Song of the Day, April 24: One Day Like This by Elbow

elbowonedayToday’s song is the epic peak of a magnificent album. Elbow showed off all their musical styles and influences on their fourth disc, The Seldom Seen Kid. A tight, versatile band with smart lyrics, they explore their prog/art roots, love of solid pop, emphasis on dynamic range and variety, and clever sequencing.

One Day Like This finds singer Guy Garvey startled to find himself waxing optimistic. Life may be challenging, but somehow love has given him hope and strength.

What made me behave that way?
Using words I never say
I can only think it must be love
Oh, anyway, it’s looking like a beautiful day.

Gorgeous strings, aching keyboards, and a barely restrained rhythm section propel Garvey along through his pleasantly gobsmacked wonderings. Then he intones “Throw those curtains wide!”, letting in the sun and making the most of this startling feeling. That section repeats for a long fade with a powerful choir and a fun guitar figure that would be right at home on a Queen epic. It’s a delightful package.

Enjoy this amazing song today.

Song of the Day, April 21: You Can Close Your Eyes by Linda Ronstadt

ronstadtwheeleyesToday’s song is a multifaceted musical collaboration. James Taylor wrote You Can Close Your Eyes in 1970. He calls it a “secular hymn”, a touching meditation on loss and separation. The track appeared on his 1971 album Mud Slide Slim and the Blue Horizon and as the b-side of his #1 hit You’ve Got A Friend (written by Carole King). He has acknowledged that he wrote the song about his short, tumultuous affair with Joni Mitchell. The references to singing and sight are natural and poignant.

Linda Ronstadt included a cover of the song as the closing track of her finest album, Heart Like A Wheel. It’s a smart choice, and she makes the track her own. With a bittersweet delivery, she offers a sad farewell as she wraps up the disc. It’s a fine recording, nicely produced by Peter Asher and Andrew Gold, and a standout in her substantial catalog.

Enjoy this lovely song today.

BONUS: Enjoy this stirring version recorded by Taylor and Mitchell for the BBC.

Song of the Day, April 17: Congratulations by Jeffrey Osborne

osbornecongratulationsToday’s song is a powerful song of resignation. Jeffrey Osborne’s eponymous solo debut is a smart mix of tracks. Producer George Duke understood the array of talents the singer had to offer and assembled a mix of ballads, uptempo story songs, and funky tunes. Osborne co-wrote a number of the tracks, including the album closer, Congratulations. Written with Jeffrey Kerr, it’s one of his best songs.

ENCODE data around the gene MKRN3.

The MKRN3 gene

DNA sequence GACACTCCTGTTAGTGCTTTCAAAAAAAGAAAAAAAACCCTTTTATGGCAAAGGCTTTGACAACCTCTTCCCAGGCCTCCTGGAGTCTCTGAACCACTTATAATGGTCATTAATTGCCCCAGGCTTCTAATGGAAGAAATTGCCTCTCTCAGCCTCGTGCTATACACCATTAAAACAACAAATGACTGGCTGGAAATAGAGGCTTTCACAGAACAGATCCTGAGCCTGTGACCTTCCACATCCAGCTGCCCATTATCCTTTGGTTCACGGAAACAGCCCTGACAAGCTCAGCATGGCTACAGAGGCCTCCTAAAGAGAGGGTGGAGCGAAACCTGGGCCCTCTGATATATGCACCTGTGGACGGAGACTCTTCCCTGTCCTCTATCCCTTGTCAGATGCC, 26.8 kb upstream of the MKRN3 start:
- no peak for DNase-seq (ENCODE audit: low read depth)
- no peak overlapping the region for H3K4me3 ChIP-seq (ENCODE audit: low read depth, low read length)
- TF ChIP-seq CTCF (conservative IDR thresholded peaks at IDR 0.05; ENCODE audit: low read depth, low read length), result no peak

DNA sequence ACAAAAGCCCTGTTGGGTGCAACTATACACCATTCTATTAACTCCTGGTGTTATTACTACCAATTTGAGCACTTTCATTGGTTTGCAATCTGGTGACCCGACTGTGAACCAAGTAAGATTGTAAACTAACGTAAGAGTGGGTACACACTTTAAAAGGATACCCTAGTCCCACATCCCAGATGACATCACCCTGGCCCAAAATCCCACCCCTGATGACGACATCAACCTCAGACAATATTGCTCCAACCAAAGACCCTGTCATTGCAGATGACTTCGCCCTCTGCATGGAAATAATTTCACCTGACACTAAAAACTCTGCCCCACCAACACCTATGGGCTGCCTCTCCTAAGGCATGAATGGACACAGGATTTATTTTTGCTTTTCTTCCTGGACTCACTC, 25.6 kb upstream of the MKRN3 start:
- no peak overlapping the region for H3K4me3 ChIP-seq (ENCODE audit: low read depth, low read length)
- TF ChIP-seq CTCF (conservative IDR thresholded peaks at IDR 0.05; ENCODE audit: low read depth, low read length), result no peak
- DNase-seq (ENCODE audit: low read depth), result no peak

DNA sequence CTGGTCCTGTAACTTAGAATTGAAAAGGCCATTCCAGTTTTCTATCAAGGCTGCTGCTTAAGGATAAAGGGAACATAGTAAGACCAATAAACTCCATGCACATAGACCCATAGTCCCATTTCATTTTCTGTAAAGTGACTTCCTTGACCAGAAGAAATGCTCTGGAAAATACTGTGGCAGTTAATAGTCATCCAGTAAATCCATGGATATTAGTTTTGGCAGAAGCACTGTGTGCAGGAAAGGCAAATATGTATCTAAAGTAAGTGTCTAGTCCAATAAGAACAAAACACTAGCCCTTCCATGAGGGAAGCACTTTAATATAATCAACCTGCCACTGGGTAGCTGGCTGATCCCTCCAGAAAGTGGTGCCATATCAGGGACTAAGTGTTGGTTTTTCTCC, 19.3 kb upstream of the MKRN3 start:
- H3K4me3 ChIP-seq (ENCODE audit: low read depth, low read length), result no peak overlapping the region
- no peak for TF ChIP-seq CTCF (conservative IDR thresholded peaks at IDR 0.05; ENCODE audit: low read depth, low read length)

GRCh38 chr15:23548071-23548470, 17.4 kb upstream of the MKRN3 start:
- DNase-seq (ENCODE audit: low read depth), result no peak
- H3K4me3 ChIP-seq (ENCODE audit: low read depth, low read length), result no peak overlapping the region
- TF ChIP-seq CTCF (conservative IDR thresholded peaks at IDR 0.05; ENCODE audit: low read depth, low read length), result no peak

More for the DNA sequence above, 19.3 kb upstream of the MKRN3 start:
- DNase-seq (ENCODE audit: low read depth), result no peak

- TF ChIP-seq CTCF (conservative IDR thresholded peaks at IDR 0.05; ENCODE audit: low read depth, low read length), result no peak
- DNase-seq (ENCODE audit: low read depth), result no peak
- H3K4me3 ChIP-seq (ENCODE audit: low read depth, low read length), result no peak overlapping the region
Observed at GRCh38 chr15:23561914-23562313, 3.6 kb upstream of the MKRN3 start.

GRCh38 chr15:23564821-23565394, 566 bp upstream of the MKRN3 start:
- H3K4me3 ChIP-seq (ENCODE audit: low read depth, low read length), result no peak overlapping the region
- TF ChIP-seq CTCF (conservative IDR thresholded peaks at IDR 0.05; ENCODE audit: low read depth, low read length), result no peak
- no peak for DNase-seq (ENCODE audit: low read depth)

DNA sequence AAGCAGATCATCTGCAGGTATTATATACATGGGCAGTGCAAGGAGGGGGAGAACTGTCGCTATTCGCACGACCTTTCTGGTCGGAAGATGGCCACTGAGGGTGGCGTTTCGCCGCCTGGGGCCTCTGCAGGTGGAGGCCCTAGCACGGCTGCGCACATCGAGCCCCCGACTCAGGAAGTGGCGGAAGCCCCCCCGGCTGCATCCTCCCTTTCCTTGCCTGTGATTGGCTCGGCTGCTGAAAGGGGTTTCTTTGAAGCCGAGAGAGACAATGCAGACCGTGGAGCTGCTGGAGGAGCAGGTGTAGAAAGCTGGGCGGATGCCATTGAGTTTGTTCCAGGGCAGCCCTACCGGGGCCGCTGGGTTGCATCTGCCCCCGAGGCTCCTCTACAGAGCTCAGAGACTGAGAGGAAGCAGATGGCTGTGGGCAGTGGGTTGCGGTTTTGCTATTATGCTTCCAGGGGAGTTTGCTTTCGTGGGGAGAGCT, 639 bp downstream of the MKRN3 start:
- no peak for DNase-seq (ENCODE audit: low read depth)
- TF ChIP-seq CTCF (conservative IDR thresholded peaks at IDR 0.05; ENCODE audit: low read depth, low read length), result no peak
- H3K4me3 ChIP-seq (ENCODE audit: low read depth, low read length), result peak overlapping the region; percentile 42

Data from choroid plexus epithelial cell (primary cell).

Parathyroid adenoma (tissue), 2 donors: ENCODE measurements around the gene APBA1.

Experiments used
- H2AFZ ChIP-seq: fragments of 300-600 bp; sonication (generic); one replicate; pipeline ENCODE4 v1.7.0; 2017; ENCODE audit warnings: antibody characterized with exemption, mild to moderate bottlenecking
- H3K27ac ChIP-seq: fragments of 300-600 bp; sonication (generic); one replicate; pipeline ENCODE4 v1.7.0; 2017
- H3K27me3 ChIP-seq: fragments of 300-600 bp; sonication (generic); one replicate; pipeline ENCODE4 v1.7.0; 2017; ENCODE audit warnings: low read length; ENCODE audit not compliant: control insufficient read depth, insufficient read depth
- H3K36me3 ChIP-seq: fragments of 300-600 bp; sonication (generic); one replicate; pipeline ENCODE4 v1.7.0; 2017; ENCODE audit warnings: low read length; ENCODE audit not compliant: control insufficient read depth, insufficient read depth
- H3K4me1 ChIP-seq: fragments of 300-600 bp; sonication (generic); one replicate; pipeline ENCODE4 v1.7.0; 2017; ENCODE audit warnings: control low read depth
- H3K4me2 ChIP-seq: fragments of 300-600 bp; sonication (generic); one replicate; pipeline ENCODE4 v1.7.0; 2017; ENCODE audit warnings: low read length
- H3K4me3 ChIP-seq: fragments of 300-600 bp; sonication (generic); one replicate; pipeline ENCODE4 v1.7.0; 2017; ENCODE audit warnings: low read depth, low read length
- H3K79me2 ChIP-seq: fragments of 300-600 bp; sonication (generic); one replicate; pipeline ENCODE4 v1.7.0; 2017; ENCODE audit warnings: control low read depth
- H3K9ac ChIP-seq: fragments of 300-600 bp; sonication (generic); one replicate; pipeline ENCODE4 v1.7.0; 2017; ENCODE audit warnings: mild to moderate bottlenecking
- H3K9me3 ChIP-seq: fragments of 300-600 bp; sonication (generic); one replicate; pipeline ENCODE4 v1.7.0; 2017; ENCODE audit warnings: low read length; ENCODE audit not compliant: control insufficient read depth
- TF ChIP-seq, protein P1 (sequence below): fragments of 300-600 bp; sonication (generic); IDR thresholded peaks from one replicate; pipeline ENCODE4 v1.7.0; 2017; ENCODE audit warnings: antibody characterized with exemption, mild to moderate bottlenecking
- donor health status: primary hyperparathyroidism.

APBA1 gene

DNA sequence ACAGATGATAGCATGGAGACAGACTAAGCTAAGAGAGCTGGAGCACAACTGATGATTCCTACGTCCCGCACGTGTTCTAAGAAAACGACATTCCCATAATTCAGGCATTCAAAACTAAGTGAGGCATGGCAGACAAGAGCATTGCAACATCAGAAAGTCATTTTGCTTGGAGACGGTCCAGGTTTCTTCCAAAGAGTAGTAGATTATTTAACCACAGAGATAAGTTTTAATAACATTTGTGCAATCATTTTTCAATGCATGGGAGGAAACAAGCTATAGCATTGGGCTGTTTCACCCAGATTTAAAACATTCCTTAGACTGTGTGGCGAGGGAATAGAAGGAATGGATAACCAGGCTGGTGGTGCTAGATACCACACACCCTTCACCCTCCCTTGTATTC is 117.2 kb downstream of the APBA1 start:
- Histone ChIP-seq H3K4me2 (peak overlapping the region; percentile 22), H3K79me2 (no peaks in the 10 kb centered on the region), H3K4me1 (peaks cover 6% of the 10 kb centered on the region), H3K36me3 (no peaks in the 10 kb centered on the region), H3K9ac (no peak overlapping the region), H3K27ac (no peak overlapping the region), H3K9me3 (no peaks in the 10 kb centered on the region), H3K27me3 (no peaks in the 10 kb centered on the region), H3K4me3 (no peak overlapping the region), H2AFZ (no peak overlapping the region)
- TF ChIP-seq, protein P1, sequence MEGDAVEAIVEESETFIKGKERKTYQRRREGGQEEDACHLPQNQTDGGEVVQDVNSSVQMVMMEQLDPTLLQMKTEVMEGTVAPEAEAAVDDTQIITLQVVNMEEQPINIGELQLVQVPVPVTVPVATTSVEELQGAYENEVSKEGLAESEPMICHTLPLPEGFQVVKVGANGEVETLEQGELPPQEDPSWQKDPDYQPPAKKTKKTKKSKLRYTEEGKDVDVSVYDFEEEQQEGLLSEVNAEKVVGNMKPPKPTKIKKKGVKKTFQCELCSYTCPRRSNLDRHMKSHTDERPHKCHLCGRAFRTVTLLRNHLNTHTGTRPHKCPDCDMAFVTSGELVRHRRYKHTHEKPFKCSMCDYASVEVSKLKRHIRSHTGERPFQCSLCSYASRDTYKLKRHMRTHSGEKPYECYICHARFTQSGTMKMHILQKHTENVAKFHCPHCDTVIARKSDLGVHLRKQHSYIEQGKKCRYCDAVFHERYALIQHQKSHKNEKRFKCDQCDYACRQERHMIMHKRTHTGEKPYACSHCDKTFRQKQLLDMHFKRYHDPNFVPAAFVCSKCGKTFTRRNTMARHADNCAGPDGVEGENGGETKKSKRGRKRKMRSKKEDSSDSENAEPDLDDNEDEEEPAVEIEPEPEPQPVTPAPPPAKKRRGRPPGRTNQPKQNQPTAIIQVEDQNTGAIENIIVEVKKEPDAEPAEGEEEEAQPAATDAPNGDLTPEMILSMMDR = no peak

Duke makes the most of stellar talent he collected, crafting a lush backdrop for the song. Osborne sings to a former lover, a woman whom he has just learned is about to be married. It’s a simple conceit, and the song could be trite or overblown in less capable hands. Instead, the production is just restrained enough, and Osborne’s delivery is aching and heartfelt. When he intones “life goes on I guess,” the emotion is real and palpable.

Enjoy this sad song today.

Album of the Week, April 16: Voyeur by Kim Carnes

CarnesSanityVoyeurKim Carnes took her time building her star status. The daughter of an attorney and a hospital administrator, she is that rare pop musician who grew up in a non-musical household. She always knew she wanted to be a singer and songwriter, however, and found other connections, like her childhood neighbor and lifelong friend, multi-instrumentalist David Lindley. In her early 20s she spent some time in the New Christy Minstrels where she met her husband, Dave Ellingson, and another musical pal, Kenny Rogers. After a stint writing for others and recording demos, she started recording her own albums. Her breakthrough came in 1980, when Rogers had Carnes and Ellingson write the songs for his concept album Gideon — including the #4 pop hit Don’t Fall In Love With A Dreamer, a Rogers/Carnes duet. She followed that with a Top 10 remake of Smokey Robinson’s More Love from her fifth album, a more dance-oriented track than her previous folky pop. As she assembled the material for her next disc, Mistaken Identity, she decided to cover a couple of songs written by Jackie DeShannon and Donna Weiss. One of those, Bette Davis Eyes, became a monster hit, spending nine weeks at #1 in a long chart run and becoming the second-biggest song of the 80s. Putting together the follow-up was a daunting task, but Carnes, Ellingson, and producer Val Garay managed to craft the finest album of her long career.

Title Voyeur
Act Kim Carnes
Label EMI Release Date September 1982
Producer Val Garay
U.S. Chart  #49 U.K. Chart  n/c
Tracks
[U.S. Hot 100]
  1. Voyeur [#29]
  2. Looker
  3. Say You Don’t Know Me
  4. Does It Make You Remember? [#36]
  5. Breaking Away From Sanity
  6. Undertow
  7. Merc Man
  8. The Arrangement
  9. Thrill of the Grill
  10. Take It On the Chin

The 10 songs on Voyeur look at obsession and disappointment from a variety of angles, tied together with a smart, dark pop-dance style. The title track should have been a worthy chart successor to Bette Davis Eyes. Brooding and energetic at once, it alternates descriptions of the viewer and the viewee in a complicated relationship with no real contact. It’s a wonderful look at alienation and desire — and you can dance to it. Looker picks up the theme of beauty as an end in itself as well as the price that comes with it. The tracks make a smart pair and a strong start.

Say You Don’t Know Me is a creepy song of isolation and separation, a noirish tale with grim musical effects. Carnes smartly pivots to a different kind of separation with Does It Make You Remember?, an exploration of nostalgia and sorrow. It shows off her ability to deliver a heartfelt ballad while retaining the musical flavor of the album. Breaking Away From Sanity wraps up side one nicely, wistfully exploring the themes of the disc with fragile fatalism.